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In his 100th year, Kissinger remains a controversial figure


Some consider Kissinger, who celebrates his centenary on Saturday, a visionary, while others see him as a “war criminal”, but “Al-Hakim”, with his bent stature and his famous glasses with their large dark frames, is still active.

On his 100th birthday, former US Secretary of State Henry Kissinger continues to be heard by top world leaders and adroitly advises on geopolitical issues, still impressing as much as dividing.

On Tuesday, the former foreign minister participated in a ceremony honoring his centenary at the very elite New York Economic Club, where he blew out candles on a chocolate cake.

Of course, he appears in public only rarely and often by video as he did in Davos last January, but for the man who made his mark on US foreign policy in the second half of the twentieth century, that continuity is exceptional.

His New York office and his consulting firm, Kissinger Associates, maintain a relatively high profile with elites in Washington and abroad, including among Democrats such as former Secretary of State Hillary Clinton, who once said she “relies on the advice of her friend.”


Kissinger, who was a major player in global diplomacy during the Cold War and a Nobel Peace Prize laureate, launched rapprochement with Moscow and Beijing in the seventies of the last century, relying on a pragmatic vision of the world that is a kind of “realistic politics” in the American way.

Indicating that his vision of the world has not changed, he stressed to his hosts on Tuesday that it is the duty of the United States to defend its “vital interests,” and said: “We must always be stronger in order to resist any pressure.”

Even regarding the war in Ukraine, when he called for a cease-fire, he said: “We have reached a point where we have achieved our strategic goal,” considering that “the Russian military attempt to swallow Ukraine has failed.”

But the image of the man with the hoarse voice and accent inherited from his German origins is still associated with dark pages in US history, such as support for the 1973 coup in Chile or the invasion of East Timor in 1975, and certainly Vietnam.

“For me, there is no doubt that his policy has caused the death of hundreds of thousands and the destruction of democracy in a number of countries… I am amazed that he has escaped punishment,” said human rights lawyer Reed Kalman Brody.

bombing operations

In fact, the man did not face any prosecutions, and a case that was filed against him in 2004 was dismissed.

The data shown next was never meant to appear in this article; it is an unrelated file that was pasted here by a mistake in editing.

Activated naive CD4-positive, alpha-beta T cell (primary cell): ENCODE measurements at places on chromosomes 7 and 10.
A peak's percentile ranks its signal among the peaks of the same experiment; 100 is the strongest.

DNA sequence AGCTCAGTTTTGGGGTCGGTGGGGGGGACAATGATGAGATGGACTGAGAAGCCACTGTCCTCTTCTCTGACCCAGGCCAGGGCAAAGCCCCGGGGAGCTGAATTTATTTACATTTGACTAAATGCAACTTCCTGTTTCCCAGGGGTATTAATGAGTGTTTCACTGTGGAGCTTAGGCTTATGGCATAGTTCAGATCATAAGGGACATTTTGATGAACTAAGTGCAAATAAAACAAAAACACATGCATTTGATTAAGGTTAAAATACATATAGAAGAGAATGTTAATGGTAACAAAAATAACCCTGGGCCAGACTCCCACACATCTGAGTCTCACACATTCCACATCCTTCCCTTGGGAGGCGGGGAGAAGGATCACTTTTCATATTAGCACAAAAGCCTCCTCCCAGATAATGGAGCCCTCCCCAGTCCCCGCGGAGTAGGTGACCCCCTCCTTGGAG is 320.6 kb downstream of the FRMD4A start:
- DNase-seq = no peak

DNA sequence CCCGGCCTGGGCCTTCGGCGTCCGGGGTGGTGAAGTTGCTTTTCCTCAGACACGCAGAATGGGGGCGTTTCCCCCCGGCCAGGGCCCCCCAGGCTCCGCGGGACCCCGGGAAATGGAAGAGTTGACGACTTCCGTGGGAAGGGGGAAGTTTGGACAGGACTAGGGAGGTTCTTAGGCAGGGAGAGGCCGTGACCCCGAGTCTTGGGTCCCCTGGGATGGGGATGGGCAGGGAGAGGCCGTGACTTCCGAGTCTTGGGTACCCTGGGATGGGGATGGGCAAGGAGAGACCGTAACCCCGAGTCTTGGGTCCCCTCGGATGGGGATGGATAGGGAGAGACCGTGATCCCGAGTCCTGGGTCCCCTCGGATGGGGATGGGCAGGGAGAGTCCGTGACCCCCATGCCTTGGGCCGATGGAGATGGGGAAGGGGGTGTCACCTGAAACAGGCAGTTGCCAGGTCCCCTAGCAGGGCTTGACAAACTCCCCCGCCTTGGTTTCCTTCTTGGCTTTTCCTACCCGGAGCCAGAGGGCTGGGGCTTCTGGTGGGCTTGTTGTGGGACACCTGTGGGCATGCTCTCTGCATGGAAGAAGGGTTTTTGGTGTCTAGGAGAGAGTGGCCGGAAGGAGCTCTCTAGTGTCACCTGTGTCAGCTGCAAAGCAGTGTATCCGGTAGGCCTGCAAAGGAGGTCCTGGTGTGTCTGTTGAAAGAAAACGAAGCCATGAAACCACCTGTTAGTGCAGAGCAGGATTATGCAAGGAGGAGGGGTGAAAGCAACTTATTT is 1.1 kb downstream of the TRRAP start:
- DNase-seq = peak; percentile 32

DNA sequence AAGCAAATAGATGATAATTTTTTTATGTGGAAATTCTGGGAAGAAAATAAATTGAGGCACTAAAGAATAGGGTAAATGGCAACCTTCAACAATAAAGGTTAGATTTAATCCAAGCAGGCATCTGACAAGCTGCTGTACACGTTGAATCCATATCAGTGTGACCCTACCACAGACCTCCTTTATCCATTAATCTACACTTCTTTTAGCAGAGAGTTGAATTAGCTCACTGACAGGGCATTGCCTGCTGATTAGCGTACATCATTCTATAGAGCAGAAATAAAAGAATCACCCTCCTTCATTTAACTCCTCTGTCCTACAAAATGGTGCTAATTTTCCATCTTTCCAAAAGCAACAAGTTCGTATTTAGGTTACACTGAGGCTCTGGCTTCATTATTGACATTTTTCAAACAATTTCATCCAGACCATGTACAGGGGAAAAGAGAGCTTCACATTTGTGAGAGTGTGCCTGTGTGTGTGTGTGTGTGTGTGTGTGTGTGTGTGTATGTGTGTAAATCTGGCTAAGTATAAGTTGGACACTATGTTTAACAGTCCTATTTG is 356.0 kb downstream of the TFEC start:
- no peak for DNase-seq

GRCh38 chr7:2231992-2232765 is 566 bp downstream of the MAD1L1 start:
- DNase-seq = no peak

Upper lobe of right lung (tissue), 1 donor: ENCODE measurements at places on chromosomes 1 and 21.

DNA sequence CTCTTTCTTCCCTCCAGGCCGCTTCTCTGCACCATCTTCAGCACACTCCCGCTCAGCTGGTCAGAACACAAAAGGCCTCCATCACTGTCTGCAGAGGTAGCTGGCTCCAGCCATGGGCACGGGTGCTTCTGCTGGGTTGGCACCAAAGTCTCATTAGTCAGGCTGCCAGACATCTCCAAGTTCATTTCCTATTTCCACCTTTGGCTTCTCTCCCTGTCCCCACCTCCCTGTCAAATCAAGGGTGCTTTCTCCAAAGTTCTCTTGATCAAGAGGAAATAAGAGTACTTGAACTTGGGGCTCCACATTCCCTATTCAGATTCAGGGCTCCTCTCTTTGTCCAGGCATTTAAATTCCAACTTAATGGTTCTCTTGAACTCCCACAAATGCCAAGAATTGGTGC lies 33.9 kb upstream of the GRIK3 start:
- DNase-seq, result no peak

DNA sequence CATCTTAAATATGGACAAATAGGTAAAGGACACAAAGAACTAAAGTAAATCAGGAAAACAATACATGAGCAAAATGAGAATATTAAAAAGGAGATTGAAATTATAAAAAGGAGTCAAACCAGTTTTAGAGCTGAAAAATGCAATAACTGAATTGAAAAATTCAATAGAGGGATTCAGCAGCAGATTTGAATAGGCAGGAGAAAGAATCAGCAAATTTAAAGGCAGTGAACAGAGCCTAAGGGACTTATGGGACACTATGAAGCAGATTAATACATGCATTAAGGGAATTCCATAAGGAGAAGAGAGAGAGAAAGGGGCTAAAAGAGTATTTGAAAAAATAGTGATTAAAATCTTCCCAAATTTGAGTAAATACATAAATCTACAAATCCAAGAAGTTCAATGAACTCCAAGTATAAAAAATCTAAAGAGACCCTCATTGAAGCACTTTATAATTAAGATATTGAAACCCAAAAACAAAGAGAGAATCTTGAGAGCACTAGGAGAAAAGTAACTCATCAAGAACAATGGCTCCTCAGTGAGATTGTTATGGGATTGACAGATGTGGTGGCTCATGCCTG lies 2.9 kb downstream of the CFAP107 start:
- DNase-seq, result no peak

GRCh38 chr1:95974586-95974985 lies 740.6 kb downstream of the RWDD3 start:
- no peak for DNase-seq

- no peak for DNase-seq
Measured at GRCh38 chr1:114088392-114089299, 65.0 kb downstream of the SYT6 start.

In an investigation published Wednesday, The Intercept for investigative journalism, based on documents from the archives of the US Department of Defense (Pentagon) and testimonies of survivors, confirms that the American bombing campaign in Cambodia between 1969 and 1973, whose architect Henry Kissinger was, was underestimated, as it claimed the lives of a number of civilians is far greater than has been acknowledged.

Muntasir Mamoon, a historian at the University of Dhaka, points out that Kissinger “actively supported the genocide in Bangladesh” in 1971, and said: “I see no reason to praise Kissinger,” stressing that many countries in several countries share his point of view, including Vietnam.

“The irony is that we remember he made peace but we forget everything he did to prolong the war, not only in Vietnam but also in Cambodia and Laos,” says historian Caroline Eisenberg of Hofstra University in the United States.


A young German Jew, Heinz Alfred Kissinger, was born on May 27, 1923 in Fürth, Bavaria, and at the age of fifteen he sought refuge in the United States with his family before becoming an American citizen at the age of twenty.

The teacher’s son joined the military intelligence and the US Army before starting his studies at Harvard University, where he was a brilliant student and also taught.

Kissinger imposed himself as the face of global diplomacy, when Republican Richard Nixon invited him to the White House in 1969 to assume the position of National Security Adviser and then Secretary of State. He held both positions from 1973 to 1975, and he remained the master of American diplomacy under Gerald Ford until 1977.

During that period, the détente with the Soviet Union and the improvement of relations with China were launched under Mao, during secret trips to organize Nixon’s historic visit to Beijing in 1972.

Also, in complete secrecy, and in conjunction with the bombing of Hanoi, he conducted negotiations with Le Duc Tho to end the Vietnam War. For signing the cease-fire he was awarded the Nobel Peace Prize with the North Vietnamese in 1973, in one of the most controversial prizes in Nobel history.

Merry C. Vega is a highly respected and accomplished news author. She began her career as a journalist, covering local news for a small-town newspaper. She quickly gained a reputation for her thorough reporting and ability to uncover the truth.

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